"Once you have some positive things going, you start saying, 'Wow, I know Lehigh is a great team'. We started playing football, and it was nice to see. After this game, there's going to be some 'attaboys', 'good efforts' and everything else, but for us to improve as a team it's got to go beyond the great effort, the good effort, the hanging in there. It's not enough. It can't be the case. It needs to be winning a game that we gave ourselves an opportunity to win."
That was Princeton head football coach Bob Surace last year after his Tigers came close to beating the Mountain Hawks at Murray Goodman last season, but coming up just a bit short, 17-14.
Princeton's strong effort that Saturday last season was an indicator that the Tigers, who were 1-9 in 2011, were poised to be a much better team in 2012.
After a 5-5 season, where the Tigers beat Harvard and Yale - their two biggest rivals - they enter 2013 with goals a lot bigger than a "good effort against Lehigh". Their goal is re-establishing themselves atop the Ivy League, with their first stop hosting a nationally-ranked Mountain Hawks team on national television.
After two tough years, Surace finally saw results in his high-octane offense bear fruit last season. Part of the reason for their success came from continuity, from both Surace and his coordinators.
Offensive coordinator James Perry, now in his fourth season for Surace, explained it to Paul Franklin of the Trenton Times at Media Day a few weeks ago.
“One, we’re practicing extremely hard. Coach Surace has done a great job creating a culture of guys that understand the workload we’re going to give them, the way we’re going to give them that workload, and then embracing it.
“We’re also bigger, stronger and faster, and that’s noticeable. So that just makes our jobs that much easier. I’m sure there are ways he’s grown as head coach,’’ he added. “But his consistency, the way he stays on point, is almost amazingly so; through rough times and good times.’’
More than 60 players stayed around this summer to work out, a contrast to those who did so the staff’s first year. It’s called commitment.
“The guys are working,’’ co-defensive coordinator Jim Salgado said.
“There’s 6 a.m. workouts, then they go off to (jobs) and are back here at night; throwing, all those type of things. That’s what championship teams do.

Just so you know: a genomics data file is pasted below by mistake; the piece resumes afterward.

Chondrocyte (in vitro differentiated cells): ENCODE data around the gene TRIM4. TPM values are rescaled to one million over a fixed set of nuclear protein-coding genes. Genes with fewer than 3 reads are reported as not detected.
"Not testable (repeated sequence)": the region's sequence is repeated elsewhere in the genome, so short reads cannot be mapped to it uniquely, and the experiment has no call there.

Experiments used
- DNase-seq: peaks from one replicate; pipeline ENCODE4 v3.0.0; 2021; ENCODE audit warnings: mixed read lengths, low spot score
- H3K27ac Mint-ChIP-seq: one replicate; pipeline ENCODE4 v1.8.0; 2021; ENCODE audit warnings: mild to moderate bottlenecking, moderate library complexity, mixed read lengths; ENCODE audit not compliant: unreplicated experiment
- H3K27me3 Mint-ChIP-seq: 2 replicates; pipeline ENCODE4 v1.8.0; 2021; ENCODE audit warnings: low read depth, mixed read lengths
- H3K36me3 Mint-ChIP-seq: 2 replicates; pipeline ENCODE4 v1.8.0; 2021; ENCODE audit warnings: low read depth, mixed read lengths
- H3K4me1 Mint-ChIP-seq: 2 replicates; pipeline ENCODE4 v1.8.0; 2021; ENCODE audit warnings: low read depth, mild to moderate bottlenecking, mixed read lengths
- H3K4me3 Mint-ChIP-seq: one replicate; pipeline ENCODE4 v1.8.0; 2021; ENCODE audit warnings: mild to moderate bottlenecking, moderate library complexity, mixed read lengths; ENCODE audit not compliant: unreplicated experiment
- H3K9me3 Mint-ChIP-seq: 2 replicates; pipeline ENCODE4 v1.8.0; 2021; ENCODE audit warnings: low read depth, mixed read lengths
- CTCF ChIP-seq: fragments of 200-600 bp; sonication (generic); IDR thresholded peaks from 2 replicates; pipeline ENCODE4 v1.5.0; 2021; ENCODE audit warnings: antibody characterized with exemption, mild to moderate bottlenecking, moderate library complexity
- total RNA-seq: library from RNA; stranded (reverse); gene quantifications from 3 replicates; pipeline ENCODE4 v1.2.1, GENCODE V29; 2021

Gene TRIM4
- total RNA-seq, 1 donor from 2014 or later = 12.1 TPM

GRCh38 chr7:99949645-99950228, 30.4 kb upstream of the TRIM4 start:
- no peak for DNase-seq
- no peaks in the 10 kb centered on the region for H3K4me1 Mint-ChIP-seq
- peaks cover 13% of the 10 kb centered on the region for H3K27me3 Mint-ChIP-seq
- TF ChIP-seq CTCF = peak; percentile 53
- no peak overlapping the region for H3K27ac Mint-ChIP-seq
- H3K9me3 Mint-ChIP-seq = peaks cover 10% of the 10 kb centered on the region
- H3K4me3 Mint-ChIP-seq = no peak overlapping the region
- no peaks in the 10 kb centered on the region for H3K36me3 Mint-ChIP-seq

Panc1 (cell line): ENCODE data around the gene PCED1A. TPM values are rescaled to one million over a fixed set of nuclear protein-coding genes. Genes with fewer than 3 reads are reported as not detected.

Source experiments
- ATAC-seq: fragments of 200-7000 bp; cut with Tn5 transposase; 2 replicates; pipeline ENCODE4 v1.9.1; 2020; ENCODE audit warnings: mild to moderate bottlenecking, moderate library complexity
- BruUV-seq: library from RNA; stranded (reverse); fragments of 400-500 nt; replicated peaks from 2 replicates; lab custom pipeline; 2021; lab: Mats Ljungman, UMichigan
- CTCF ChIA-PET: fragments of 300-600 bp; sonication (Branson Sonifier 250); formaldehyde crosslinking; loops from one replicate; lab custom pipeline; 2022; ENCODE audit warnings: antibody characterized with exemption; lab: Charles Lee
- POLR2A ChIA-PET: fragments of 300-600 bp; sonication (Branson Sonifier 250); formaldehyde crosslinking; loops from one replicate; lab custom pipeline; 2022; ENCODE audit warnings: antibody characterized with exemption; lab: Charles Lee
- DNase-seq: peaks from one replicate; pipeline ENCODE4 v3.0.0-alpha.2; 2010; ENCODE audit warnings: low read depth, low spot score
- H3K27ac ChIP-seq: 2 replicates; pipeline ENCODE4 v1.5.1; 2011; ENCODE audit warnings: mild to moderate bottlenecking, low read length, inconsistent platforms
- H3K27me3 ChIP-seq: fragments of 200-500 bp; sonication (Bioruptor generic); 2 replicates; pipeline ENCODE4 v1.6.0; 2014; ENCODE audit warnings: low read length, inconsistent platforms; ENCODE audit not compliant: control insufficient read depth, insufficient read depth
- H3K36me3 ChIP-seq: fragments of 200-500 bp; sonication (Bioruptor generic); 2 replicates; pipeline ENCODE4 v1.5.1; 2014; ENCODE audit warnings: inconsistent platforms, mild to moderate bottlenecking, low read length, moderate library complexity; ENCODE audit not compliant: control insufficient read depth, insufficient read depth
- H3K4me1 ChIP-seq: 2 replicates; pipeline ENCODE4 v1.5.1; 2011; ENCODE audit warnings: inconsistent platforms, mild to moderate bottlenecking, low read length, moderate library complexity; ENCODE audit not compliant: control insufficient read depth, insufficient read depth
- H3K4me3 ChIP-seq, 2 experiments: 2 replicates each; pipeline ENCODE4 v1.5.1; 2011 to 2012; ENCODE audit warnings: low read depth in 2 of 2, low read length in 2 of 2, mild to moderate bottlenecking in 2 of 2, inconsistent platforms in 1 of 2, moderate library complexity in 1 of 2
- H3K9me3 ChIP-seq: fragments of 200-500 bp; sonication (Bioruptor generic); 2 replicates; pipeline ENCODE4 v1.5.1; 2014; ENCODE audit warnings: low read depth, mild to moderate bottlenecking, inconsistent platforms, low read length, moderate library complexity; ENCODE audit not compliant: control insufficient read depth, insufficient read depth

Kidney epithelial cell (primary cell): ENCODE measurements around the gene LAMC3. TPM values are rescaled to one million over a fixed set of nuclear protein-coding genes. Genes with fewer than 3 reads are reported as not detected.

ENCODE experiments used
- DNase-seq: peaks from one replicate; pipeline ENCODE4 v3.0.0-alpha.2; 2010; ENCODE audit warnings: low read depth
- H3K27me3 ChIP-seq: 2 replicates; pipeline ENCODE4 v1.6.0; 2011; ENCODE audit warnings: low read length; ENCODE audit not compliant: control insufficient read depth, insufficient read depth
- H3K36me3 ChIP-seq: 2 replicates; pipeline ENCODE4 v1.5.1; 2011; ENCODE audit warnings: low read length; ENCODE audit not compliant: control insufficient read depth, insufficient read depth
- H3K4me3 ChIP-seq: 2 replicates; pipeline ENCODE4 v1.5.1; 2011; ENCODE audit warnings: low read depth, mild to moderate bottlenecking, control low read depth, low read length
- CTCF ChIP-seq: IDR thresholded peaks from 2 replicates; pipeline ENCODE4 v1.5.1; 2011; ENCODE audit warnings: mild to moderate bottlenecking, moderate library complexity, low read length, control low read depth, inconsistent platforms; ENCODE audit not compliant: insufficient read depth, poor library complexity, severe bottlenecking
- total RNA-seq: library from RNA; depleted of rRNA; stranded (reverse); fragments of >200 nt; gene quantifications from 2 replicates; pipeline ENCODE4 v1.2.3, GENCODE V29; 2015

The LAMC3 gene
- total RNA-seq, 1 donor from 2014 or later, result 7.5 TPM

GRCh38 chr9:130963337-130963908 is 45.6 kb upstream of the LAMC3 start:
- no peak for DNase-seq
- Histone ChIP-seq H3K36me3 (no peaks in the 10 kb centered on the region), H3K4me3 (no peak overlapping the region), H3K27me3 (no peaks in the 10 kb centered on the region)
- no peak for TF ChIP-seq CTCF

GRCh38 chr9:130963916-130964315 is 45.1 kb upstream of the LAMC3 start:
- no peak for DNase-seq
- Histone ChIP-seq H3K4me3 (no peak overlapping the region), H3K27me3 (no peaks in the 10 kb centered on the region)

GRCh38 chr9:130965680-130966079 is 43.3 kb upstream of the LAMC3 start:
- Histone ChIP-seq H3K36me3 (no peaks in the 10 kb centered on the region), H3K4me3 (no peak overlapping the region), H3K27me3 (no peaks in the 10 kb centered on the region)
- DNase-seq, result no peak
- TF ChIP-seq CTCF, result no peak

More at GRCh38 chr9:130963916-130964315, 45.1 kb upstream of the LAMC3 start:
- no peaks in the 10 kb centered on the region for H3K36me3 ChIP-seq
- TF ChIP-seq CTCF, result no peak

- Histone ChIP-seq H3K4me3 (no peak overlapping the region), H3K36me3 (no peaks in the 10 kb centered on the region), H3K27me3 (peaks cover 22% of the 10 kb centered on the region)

“And we have depth,’’ he added. “The only way you compete is if you get pushed, and the only way you get pushed is if you have depth.’’It took three years for things to finally click, but it indeed did click last season for the Tigers, and the continuity has really paid off.
“We’ve been in the system four years now,” OL Max Coale said at the beginning of Tiger preseason practice. “We can help each other out a lot more than, say, when we were freshmen. Seniors then were learning the new system the same time as us.”
This season Lehigh will see a Princeton team that is more comfortable with head coach Bob Surace's vision, and higher expectations. They're also going to be raring to go on Saturday night for a whole host of reasons, none playing to the Mountain Hawks' advantage.
They're going to be the last Division I football team to start playing football in the 2013 season. They'll be at home. They're expected to make a great impression on the rest of the Ivy League. And it's also going to be on national television, on the NBC Sports Network.
And Lehigh goes into this game, at a bare minimum, with distractions.
There's no need to further go over the bad news from yesterday again - the fact that four Mountain Hawks are suspended indefinitely. As Keith Groller of the Morning Call also reported in the paper today, it appears like no starting players were affected by the suspensions, based on the revised two-deep, so it appears the impact will be minimal, at least as it regards the starting 11 on offense and defense.
But the fact remains that the player suspensions was the first of its kind involving the football team since Lehigh head coach Andy Coen took over eight years ago. For sure it's an unneeded distraction in a time when the entire team needs to be focused on how to stop 6'2, 305 lb Princeton DE Caraun Reid, who is probably going to be an NFL draftee when he leaves Prince Town.